What is the Fastest Method to Iterate Over a String?

Few days ago I decided to check what is really the fastest method to iterate over strings in C++. As a string class I chose string class from STL as it is very popular and provides a couple of ways to iterate it. So how can one iterate over an std::string?

  1. By using indexes. E.g. str[i] and running i from zero to the length of the string.
  2. By using the at method. string::at(size_t pos) provides similar interface to indexes with the exceptions that it checks whether the given position is past the end of the string and then throws an exception. One may see it as the safe version of the regular index.
  3. Treating the string as a sequence of characters and and iterate over it using iterators.
  4. Using string::c_str() to get a pointer to a regular C string representation of the string stored in the std::string and treating it as array, e.g. using indexes to go over it.
  5. The last way to iterate over the string is to get a pointer to a C string representation using string::c_str() and advancing the pointer itself to iterate over the string.

The third method is the native method of iterating over objects in STL, and like the last two it can’t be used if the iteration changes the string itself (e.g. inserting or deleting characters). The first and second method are similar to the fourth (treating the pointer to the C string as an array), except that they aren’t so problematic as the latter when changing the string. The second method is the safest as it’s the only one that does range checks and throws exception if trying to access positions which are outside the string.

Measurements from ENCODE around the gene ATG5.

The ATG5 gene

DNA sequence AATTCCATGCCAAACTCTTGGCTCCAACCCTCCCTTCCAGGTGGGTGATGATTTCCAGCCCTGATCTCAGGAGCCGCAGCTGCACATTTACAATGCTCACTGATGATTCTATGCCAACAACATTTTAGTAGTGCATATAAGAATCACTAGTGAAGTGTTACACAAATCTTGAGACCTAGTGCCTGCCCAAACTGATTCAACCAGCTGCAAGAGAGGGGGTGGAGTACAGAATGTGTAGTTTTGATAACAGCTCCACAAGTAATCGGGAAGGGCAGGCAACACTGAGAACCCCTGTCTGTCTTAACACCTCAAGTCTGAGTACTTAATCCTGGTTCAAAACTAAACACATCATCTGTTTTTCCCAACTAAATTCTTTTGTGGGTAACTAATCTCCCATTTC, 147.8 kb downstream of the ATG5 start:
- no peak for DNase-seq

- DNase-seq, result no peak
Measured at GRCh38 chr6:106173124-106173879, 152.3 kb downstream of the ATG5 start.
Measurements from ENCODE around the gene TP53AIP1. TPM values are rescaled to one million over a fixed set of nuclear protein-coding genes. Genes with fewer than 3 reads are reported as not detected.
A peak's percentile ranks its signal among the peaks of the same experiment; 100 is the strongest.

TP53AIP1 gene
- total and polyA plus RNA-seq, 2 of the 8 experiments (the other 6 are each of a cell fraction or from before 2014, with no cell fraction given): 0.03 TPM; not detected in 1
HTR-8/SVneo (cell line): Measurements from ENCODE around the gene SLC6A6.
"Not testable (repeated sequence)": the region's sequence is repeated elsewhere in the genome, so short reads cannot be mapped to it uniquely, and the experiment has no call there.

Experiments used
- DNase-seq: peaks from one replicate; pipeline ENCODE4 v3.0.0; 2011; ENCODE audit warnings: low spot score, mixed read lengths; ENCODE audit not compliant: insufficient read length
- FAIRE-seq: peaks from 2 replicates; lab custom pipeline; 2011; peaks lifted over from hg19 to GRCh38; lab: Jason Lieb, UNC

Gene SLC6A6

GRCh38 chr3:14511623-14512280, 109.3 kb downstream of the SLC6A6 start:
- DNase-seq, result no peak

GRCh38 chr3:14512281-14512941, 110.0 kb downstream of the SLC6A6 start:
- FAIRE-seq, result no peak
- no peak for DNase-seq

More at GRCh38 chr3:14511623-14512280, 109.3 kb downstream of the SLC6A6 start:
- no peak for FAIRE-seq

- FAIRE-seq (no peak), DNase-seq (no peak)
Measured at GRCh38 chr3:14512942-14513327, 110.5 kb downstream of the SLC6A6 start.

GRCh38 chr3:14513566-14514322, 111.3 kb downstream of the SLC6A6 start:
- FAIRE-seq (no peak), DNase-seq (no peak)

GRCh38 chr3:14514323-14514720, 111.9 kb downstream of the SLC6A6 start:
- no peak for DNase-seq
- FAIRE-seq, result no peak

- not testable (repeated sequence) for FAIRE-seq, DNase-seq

To benchmark and find out which method is the fastest method to iterate over a string I’ve created a huge string of random characters ranging from ‘a’ to ‘z’ and five executables, each one implementing one of the above iteration methods to do a simple task
(count the number of occurrences of each letter). The string is fifty million characters long which, as the longer the string the less important the overhead becomes.

The executables for the benchmark of every version were compiled with the default setting of g++ (without optimization as the compiler might change the iteration methods when optimizing). The benchmark executables where timed by using the time command and redirecting the executables output to /dev/null. The tests were run both on 64bit Gentoo (with 1 GB RAM) and on 32bit Kubuntu (with 512 MB RAM), to make sure the overall results (which method it better not the runtime itself) isn’t system depended.

Now to the result itself. After running the benchmark couple of times I came up with the following conclusions: Don’t use iterators for string iteration. Iterators came last on every test and usually times up to three times more than the slowest method besides it. Iterators may be the native STL way to iterate over STL containers but it provides very slow way to so. While iterators can be called STL pointers as the work and behave much the same way pointers do, they didn’t preform even close to pointers. Iterating using pointers came up as the fastest way to iterate over a string with a small margin over string::at() and indexes (both over usual C strings representation and std::string). When inspecting the rest of the methods one may find that string::at() and the indexes came up with very close timings, but on most tests the indexes over std::string where faster. It is obvious why they should preform better than string::at(), as they don’t do range checks as the latter does. For some reason I got that iterating using indexes over the std::string directly is faster than iterating over the the C string representation (by very minor margin) and that the C string is timing roughly the same as the string::at().